2007 Toyota Prius blown engine need to put in neutral to move but can’t turn on. Does anyone know how to put in neutral?
Is the battery fine? Charge the 12V battery, which should be in the trunk, but there should be jumper / charging connections under the hood.
Toyota uses a shift-by-wire functionality, so putting to neutral requires 12V battery to supply current to the electrical systems.
Note also that the transmission (a planetary gearbox with 3 shafts) and both of the 2 electric motors (which are located in the transmission) are continuously connected to the wheels. In fact, even the internal combustion engine (ICE) is continuously connected to the wheels and can't be disconnected, but the electric motors should spin free if in neutral, meaning the ICE shouldn't rotate if you push the car.
Are you sure it's just engine damage? Not transmission damage? Or parking mechanism damage? Because if the transmission or parking mechanism is damaged, you may be unable to push the car in neutral.
Edit: some basics on how a Prius transmission works:
There is a planetary gearbox with 3 shafts:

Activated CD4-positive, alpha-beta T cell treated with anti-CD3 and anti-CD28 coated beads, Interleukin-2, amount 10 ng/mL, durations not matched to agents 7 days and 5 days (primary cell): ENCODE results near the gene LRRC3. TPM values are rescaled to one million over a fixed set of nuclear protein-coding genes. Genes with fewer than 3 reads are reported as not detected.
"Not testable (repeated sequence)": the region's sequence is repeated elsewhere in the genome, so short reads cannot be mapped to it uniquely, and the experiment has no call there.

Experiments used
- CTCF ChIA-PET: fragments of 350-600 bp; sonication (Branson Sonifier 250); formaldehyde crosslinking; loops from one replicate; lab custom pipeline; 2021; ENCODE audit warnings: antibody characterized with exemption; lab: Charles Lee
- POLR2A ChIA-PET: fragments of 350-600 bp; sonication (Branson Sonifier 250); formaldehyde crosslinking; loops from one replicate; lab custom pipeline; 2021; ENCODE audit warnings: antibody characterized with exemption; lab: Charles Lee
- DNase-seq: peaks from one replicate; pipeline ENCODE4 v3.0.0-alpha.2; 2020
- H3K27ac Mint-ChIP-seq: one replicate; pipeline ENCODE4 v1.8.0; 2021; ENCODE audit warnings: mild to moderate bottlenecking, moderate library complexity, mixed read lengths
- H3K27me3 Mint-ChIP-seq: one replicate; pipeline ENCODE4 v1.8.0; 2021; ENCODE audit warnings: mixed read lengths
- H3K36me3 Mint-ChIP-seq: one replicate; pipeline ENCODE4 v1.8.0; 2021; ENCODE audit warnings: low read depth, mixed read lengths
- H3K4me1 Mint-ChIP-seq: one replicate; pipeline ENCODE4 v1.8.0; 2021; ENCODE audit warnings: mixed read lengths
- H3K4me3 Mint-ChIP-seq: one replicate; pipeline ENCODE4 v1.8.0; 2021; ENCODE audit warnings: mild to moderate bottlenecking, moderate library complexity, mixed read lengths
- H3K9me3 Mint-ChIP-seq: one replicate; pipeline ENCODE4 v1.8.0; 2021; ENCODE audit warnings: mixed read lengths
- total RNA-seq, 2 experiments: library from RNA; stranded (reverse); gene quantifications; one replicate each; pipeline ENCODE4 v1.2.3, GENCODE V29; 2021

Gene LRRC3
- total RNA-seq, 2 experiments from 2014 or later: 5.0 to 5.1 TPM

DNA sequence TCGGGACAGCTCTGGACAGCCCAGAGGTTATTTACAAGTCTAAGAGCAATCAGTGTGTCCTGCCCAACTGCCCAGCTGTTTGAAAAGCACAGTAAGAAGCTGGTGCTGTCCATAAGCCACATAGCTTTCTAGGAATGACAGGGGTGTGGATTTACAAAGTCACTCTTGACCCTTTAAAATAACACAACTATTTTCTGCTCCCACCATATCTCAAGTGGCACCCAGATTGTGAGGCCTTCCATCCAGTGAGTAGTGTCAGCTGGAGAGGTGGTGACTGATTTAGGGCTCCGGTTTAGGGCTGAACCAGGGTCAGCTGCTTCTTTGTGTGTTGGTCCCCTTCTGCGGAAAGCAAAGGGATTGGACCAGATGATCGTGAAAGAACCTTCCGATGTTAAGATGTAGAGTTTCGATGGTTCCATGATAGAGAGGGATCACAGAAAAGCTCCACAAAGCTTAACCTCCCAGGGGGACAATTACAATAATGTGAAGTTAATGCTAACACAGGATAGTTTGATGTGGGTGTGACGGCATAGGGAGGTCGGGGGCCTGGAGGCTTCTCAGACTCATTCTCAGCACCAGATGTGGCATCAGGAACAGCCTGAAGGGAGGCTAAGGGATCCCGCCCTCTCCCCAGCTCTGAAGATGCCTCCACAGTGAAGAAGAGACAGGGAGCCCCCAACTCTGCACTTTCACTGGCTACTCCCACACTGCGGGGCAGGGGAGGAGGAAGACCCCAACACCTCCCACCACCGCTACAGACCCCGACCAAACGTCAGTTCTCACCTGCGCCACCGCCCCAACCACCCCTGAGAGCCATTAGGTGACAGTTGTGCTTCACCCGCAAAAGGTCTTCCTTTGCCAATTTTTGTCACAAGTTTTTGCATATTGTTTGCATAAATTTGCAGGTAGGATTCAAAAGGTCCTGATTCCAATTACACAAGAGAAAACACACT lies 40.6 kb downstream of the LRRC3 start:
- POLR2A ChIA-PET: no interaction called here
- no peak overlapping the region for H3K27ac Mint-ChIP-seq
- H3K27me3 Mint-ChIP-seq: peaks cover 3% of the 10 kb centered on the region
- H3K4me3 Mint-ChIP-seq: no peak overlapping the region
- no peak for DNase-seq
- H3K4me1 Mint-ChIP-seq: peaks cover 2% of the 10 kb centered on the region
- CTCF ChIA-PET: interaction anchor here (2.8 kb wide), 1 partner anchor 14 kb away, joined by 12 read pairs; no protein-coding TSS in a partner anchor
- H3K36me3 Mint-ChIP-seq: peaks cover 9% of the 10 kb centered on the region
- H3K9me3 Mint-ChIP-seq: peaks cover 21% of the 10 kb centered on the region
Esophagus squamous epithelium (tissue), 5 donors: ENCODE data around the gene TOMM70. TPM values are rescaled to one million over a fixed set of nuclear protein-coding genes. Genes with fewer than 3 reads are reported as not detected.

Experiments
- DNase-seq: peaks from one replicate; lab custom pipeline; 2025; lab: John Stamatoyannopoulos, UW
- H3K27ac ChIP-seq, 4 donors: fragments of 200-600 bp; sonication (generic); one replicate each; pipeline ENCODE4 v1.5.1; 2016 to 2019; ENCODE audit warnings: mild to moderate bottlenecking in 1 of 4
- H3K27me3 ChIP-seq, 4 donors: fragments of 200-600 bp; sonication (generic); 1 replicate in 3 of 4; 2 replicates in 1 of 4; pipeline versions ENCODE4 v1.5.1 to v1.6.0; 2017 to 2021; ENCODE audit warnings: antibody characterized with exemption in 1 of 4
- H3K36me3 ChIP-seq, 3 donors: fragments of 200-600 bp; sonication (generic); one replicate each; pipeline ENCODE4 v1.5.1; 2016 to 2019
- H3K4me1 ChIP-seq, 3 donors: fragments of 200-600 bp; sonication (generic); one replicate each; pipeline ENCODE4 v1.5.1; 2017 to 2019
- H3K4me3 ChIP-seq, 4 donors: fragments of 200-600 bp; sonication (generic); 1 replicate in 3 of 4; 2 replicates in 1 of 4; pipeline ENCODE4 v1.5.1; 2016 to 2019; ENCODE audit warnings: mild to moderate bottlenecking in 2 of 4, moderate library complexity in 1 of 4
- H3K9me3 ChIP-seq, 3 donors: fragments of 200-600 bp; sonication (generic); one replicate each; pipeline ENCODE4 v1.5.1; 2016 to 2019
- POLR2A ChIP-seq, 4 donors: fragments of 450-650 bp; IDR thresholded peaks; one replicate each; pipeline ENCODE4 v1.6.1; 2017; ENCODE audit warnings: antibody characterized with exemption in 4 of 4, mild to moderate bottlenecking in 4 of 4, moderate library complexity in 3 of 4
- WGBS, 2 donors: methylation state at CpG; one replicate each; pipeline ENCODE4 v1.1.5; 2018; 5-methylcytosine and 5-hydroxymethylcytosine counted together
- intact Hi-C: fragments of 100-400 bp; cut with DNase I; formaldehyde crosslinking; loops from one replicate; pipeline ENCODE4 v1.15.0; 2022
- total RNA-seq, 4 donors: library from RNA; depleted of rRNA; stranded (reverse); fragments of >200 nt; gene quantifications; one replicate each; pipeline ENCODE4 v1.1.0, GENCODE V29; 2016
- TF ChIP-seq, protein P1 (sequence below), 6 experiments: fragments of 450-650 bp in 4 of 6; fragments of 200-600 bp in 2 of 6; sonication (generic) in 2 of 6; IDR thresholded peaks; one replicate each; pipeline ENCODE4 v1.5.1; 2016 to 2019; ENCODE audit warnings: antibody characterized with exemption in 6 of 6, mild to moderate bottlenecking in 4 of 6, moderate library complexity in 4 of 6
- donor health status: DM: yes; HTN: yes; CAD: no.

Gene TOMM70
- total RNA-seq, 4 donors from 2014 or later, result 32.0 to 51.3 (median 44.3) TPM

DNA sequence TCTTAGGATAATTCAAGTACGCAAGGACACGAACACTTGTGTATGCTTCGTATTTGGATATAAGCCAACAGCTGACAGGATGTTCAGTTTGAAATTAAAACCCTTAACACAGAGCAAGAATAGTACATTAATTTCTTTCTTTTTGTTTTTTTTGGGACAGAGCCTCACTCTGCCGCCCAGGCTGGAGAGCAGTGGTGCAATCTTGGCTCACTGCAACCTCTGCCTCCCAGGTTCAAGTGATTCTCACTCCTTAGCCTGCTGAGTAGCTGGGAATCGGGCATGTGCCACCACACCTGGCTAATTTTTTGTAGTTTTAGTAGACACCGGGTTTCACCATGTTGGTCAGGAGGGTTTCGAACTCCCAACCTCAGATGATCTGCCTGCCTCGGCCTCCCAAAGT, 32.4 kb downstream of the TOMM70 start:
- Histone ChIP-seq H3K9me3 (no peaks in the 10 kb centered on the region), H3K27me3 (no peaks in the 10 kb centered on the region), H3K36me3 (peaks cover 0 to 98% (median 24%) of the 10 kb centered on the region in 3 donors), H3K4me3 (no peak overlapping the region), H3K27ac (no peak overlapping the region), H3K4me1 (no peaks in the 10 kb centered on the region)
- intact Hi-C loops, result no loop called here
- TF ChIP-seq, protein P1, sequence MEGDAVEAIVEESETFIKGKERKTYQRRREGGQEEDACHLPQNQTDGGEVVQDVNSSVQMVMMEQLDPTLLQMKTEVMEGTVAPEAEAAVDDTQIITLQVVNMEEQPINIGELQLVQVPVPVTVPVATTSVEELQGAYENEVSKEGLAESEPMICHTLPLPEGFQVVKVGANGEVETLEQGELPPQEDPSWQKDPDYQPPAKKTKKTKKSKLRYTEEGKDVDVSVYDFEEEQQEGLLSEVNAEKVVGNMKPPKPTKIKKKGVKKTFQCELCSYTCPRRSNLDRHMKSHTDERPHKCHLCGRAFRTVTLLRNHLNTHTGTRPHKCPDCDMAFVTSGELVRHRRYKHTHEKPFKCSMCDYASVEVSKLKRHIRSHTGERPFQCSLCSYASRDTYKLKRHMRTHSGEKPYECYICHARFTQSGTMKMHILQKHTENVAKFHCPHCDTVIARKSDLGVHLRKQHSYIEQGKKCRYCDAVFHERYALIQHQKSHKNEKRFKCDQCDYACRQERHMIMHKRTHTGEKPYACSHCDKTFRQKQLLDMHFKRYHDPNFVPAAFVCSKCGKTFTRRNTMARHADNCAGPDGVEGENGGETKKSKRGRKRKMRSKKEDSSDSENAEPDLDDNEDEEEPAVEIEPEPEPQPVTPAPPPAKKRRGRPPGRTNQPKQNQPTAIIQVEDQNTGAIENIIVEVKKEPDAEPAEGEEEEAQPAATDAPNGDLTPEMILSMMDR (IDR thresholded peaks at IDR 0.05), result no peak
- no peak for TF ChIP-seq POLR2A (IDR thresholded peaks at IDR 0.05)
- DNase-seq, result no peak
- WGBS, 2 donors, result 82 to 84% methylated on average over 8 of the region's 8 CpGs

- Shaft #1 is connected to the wheels and motor-generator 2
- Shaft #2 is connected to the internal combustion engine (ICE)
- Shaft #3 is connected to motor-generator 1
If you push the car with ICE turned off, shaft #1 rotates in the direction of pushing the car. Shaft #2 is held still by the ICE. Shaft #3 rotates backwards, caused by shaft #2 being held still by ICE.
There is a relationship between the rotational speeds of shaft #1, shaft #2 and shaft #3, but basically there's two degrees of freedom, the relationship removing the third degree of freedom. So, if you have an additional constraint that shaft #2 is being held still, this removes an additional degree of freedom, so the remaining count of degrees of freedom is 1. This degree of freedom is basically the movement of the car forwards / backwards, and at the same time, MG1 rotates in the opposite direction.
There is no clutch in a Prius. The engine is continuously connected to the wheels, but the three shafts give an additional degree of freedom which allows electric CVT (e-CVT) transmission to work. The additional degree of freedom also allows the "neutral" gear to work.
Here's a Flash widget that explains how the power split device (the planetary gearbox) works: http://eahart.com/prius/psd/ ...but unfortunately, it requires Adobe Flash which is not the most secure plug-in out there.